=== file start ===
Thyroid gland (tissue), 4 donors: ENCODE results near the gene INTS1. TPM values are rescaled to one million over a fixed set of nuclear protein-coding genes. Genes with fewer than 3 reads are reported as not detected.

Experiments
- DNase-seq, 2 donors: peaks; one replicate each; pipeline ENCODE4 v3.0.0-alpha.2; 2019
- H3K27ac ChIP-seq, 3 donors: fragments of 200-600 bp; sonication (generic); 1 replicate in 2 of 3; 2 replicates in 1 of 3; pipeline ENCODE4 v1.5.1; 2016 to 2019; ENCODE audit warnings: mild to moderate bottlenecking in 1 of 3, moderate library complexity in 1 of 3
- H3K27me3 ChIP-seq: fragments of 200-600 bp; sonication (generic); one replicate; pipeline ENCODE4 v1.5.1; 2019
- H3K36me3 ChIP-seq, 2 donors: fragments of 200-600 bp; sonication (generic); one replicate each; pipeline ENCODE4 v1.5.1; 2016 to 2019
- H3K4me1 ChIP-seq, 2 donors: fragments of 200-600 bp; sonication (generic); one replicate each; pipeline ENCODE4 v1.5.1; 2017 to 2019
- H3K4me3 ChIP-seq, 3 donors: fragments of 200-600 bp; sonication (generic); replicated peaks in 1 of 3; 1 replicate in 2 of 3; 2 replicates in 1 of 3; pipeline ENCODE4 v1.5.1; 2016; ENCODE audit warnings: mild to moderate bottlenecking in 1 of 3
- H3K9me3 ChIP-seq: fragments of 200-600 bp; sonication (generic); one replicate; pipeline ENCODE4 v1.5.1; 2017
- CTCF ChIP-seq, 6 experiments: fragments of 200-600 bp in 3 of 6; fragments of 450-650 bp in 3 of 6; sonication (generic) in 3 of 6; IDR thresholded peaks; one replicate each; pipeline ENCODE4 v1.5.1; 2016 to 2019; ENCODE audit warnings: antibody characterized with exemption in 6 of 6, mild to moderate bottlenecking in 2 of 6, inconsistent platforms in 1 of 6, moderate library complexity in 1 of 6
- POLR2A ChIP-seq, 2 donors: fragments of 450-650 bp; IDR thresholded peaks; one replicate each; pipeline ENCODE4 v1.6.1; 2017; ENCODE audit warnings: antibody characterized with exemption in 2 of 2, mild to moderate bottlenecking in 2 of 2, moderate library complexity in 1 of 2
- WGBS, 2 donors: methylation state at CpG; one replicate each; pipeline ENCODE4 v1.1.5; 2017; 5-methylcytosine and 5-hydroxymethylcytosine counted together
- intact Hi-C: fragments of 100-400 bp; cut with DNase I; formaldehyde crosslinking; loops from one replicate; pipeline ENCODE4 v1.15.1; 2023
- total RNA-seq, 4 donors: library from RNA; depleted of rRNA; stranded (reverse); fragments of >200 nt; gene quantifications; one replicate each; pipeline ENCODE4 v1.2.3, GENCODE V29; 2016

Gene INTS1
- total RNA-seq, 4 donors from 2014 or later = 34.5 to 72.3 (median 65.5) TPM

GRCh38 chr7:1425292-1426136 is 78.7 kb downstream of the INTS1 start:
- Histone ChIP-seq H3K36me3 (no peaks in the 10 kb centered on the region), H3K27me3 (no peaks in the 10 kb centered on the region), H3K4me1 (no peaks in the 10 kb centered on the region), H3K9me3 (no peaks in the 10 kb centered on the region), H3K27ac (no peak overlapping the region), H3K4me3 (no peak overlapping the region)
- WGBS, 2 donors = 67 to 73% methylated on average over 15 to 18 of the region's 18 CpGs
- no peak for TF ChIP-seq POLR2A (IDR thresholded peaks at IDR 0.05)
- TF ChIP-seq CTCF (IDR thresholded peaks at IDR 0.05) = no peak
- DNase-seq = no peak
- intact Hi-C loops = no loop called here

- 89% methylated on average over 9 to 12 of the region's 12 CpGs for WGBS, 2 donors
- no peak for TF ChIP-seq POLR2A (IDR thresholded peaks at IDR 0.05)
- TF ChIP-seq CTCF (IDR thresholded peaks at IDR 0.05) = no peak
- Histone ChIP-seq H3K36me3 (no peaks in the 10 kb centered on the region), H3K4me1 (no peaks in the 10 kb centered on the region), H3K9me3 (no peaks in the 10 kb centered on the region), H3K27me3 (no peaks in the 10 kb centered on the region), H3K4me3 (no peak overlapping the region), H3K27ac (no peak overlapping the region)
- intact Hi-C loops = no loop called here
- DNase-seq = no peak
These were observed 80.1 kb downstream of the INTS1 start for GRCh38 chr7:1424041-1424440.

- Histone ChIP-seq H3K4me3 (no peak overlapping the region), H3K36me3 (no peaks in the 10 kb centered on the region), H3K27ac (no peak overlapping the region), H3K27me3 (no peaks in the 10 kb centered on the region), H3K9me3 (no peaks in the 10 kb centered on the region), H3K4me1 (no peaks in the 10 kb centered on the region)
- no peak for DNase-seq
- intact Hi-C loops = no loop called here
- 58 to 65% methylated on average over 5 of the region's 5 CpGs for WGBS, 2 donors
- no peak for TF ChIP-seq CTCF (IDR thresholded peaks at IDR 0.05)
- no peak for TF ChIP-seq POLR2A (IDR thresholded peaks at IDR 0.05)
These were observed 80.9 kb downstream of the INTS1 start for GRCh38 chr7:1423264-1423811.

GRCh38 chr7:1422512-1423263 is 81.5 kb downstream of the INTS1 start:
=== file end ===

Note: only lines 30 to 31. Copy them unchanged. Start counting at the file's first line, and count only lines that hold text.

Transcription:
These were observed 80.1 kb downstream of the INTS1 start for GRCh38 chr7:1424041-1424440.

- Histone ChIP-seq H3K4me3 (no peak overlapping the region), H3K36me3 (no peaks in the 10 kb centered on the region), H3K27ac (no peak overlapping the region), H3K27me3 (no peaks in the 10 kb centered on the region), H3K9me3 (no peaks in the 10 kb centered on the region), H3K4me1 (no peaks in the 10 kb centered on the region)